I grabbed baby spinach, kale, ginger, frozen pineapple, and agave nectar. After mixing the greens with the water, it was time to add the pineapple, ginger, and agave nectar.

BUT WAIT, I had to peel the ginger! While this might not be a problem for a TV chef who can peel a piece of ginger with ease using the back of a spoon, I am not a TV chef. I’ve always struggled with peeling ginger, especially when it has nubs. I didn’t have time to meticulously peel a piece of ginger since I had 15 minutes to return to the road to drive Isabelle to an after-school activity.

I thought fast and grabbed my newly-acquired Y-peeler from the drawer. I figured it might work since it had made peeling sweet potatoes easier.

The ginger’s skin came off with ease.

“Oh my Gd! I can’t believe it!” I said aloud.

“What?” Ari asked as he shoved a fig bar in his mouth.

“Remember the y-peeler I bought for sweet potatoes?” He nodded. “Well, it’s making the skin of the ginger come off quickly. Look!”

Ari seemed mildly impressed, though he was more interested in watching me grate the ginger with a Microplane.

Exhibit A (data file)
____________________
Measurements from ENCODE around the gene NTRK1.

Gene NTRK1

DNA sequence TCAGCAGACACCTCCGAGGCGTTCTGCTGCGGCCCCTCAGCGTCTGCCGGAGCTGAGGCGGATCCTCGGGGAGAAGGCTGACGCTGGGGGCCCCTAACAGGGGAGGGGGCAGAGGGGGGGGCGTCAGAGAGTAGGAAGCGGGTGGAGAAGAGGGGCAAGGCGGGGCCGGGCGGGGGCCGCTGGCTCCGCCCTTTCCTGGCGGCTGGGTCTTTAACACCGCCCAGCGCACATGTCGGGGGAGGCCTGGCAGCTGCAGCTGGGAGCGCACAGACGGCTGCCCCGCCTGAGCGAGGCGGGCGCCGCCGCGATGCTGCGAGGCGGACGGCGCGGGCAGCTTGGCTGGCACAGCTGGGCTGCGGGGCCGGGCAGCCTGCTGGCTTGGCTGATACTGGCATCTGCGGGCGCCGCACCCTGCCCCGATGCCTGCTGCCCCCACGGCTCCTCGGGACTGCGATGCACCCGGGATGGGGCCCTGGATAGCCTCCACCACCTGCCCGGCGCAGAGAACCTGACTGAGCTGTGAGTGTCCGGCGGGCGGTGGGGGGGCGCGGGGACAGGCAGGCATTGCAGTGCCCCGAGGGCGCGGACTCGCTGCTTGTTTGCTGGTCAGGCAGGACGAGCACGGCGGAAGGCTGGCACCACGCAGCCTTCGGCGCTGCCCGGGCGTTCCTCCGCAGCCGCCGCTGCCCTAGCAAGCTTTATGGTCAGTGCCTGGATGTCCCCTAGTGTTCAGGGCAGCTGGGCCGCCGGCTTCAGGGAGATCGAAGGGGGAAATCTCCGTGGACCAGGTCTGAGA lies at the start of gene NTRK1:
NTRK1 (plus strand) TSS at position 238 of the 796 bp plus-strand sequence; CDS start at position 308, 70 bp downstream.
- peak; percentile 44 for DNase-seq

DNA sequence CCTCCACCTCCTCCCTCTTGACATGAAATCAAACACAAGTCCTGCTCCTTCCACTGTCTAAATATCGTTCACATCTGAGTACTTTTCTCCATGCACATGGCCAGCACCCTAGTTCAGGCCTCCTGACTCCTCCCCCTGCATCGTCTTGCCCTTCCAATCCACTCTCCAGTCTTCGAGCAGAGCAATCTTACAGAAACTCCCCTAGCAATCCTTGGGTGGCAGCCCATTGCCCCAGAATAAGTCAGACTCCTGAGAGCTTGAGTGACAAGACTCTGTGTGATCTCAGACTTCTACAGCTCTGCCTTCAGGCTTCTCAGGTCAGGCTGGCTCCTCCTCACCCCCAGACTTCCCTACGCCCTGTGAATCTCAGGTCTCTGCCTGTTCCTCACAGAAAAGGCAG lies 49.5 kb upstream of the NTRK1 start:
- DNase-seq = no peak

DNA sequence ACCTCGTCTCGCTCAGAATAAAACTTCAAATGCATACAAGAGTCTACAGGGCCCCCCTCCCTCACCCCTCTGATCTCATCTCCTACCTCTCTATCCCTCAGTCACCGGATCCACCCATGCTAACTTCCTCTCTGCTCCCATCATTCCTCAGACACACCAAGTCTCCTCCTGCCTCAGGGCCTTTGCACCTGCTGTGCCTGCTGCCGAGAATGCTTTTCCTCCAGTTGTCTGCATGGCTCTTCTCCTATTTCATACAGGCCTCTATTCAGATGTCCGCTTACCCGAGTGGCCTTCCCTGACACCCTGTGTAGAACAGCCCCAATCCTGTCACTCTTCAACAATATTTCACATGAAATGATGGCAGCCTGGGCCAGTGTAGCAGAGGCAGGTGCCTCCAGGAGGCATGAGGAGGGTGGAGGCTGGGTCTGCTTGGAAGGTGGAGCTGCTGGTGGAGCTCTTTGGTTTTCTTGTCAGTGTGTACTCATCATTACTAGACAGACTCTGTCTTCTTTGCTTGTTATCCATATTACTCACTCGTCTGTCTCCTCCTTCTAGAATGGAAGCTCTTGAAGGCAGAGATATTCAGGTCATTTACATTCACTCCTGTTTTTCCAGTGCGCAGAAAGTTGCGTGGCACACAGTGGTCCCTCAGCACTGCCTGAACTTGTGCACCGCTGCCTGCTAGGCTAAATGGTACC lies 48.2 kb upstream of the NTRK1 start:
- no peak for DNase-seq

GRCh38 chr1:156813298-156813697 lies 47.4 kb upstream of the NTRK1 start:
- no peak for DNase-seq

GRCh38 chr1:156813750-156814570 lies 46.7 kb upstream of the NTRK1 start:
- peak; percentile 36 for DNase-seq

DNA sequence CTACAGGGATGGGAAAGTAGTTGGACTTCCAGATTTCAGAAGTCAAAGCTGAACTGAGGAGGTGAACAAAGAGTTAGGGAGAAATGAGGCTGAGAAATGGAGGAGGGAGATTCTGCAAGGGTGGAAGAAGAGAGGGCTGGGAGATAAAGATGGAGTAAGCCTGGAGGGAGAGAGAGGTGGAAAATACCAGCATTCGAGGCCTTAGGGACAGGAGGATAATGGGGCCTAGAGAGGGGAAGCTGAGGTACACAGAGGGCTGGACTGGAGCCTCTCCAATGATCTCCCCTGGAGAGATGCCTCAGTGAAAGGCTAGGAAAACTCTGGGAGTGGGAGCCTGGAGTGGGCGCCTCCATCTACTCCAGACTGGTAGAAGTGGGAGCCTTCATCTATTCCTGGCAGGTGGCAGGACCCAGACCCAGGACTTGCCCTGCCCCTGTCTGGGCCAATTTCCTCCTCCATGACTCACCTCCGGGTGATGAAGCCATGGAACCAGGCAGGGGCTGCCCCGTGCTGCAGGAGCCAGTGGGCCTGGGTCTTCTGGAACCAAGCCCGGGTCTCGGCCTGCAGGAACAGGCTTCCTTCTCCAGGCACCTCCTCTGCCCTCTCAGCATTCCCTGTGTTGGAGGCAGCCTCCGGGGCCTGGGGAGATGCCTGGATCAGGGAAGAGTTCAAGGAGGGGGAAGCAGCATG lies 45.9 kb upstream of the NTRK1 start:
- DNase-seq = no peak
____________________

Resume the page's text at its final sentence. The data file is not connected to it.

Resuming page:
Minutes later, my smoothie was made. Ari tried some after I poured it into the only clean cup I could find in the car. (My regular one had water in it.)

“Can I try some?” Ari asked. (He liked the green juice I had with the same ingredients last week and loved it.)

I handed the cup over to him. He swallowed it, but didn’t like the taste. Quite frankly, I didn’t either. I made it too quickly and probably used way more kale than I should’ve since it was bitter. But I drank it since I was delighted that after nearly 14 years of trying to peel ginger properly, I finally had a straightforward method.

So, this wasn’t much of a story, BUT at least you got a great kitchen gadget tip!

Orange Slice with Slice of Life and Two Writing Teachers URL
Head over to Two Writing Teachers for more slice of life stories.
food · slice of life

16″ Sandwich

The final day of my kids’ long weekend was bookended with medical appointments, so there wasn’t much time for fun. After the first appointment, the kids and I walked around the trails and enjoyed the playground in Long’s Park. I needed to grab seedless grapes and Lestoil (Thanks, Linda!). The kids were hungry, so we decided to pick up lunch.

Isabelle decided she wanted a turkey sandwich. “You could go with Ari,” Isabelle told me. (He wanted chicken tenders.)